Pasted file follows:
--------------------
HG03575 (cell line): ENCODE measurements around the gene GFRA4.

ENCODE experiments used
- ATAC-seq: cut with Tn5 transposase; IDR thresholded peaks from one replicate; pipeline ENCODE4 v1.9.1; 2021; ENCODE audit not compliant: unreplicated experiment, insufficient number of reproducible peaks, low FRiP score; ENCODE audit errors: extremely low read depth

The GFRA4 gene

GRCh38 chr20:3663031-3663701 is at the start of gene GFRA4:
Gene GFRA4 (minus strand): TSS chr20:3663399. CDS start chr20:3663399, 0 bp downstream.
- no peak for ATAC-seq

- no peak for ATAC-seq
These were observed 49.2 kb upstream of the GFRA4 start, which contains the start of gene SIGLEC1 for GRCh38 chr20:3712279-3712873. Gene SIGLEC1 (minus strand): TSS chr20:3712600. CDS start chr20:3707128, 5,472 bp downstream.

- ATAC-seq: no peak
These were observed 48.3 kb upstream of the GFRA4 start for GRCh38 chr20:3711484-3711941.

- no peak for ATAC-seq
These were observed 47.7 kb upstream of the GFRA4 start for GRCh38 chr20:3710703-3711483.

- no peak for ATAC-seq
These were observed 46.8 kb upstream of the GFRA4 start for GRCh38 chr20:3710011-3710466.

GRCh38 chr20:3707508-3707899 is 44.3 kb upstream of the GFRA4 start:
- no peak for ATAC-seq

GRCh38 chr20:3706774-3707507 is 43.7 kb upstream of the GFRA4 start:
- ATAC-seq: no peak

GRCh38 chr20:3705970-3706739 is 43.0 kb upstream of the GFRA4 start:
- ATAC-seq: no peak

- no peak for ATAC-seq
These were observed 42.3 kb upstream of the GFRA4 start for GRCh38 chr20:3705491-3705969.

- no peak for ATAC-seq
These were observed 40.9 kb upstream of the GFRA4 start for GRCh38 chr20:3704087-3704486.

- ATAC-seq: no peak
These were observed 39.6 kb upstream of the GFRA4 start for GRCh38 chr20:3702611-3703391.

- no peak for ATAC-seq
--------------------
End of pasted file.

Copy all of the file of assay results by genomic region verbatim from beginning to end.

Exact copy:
HG03575 (cell line): ENCODE measurements around the gene GFRA4.

ENCODE experiments used
- ATAC-seq: cut with Tn5 transposase; IDR thresholded peaks from one replicate; pipeline ENCODE4 v1.9.1; 2021; ENCODE audit not compliant: unreplicated experiment, insufficient number of reproducible peaks, low FRiP score; ENCODE audit errors: extremely low read depth

The GFRA4 gene

GRCh38 chr20:3663031-3663701 is at the start of gene GFRA4:
Gene GFRA4 (minus strand): TSS chr20:3663399. CDS start chr20:3663399, 0 bp downstream.
- no peak for ATAC-seq

- no peak for ATAC-seq
These were observed 49.2 kb upstream of the GFRA4 start, which contains the start of gene SIGLEC1 for GRCh38 chr20:3712279-3712873. Gene SIGLEC1 (minus strand): TSS chr20:3712600. CDS start chr20:3707128, 5,472 bp downstream.

- ATAC-seq: no peak
These were observed 48.3 kb upstream of the GFRA4 start for GRCh38 chr20:3711484-3711941.

- no peak for ATAC-seq
These were observed 47.7 kb upstream of the GFRA4 start for GRCh38 chr20:3710703-3711483.

- no peak for ATAC-seq
These were observed 46.8 kb upstream of the GFRA4 start for GRCh38 chr20:3710011-3710466.

GRCh38 chr20:3707508-3707899 is 44.3 kb upstream of the GFRA4 start:
- no peak for ATAC-seq

GRCh38 chr20:3706774-3707507 is 43.7 kb upstream of the GFRA4 start:
- ATAC-seq: no peak

GRCh38 chr20:3705970-3706739 is 43.0 kb upstream of the GFRA4 start:
- ATAC-seq: no peak

- no peak for ATAC-seq
These were observed 42.3 kb upstream of the GFRA4 start for GRCh38 chr20:3705491-3705969.

- no peak for ATAC-seq
These were observed 40.9 kb upstream of the GFRA4 start for GRCh38 chr20:3704087-3704486.

- ATAC-seq: no peak
These were observed 39.6 kb upstream of the GFRA4 start for GRCh38 chr20:3702611-3703391.

- no peak for ATAC-seq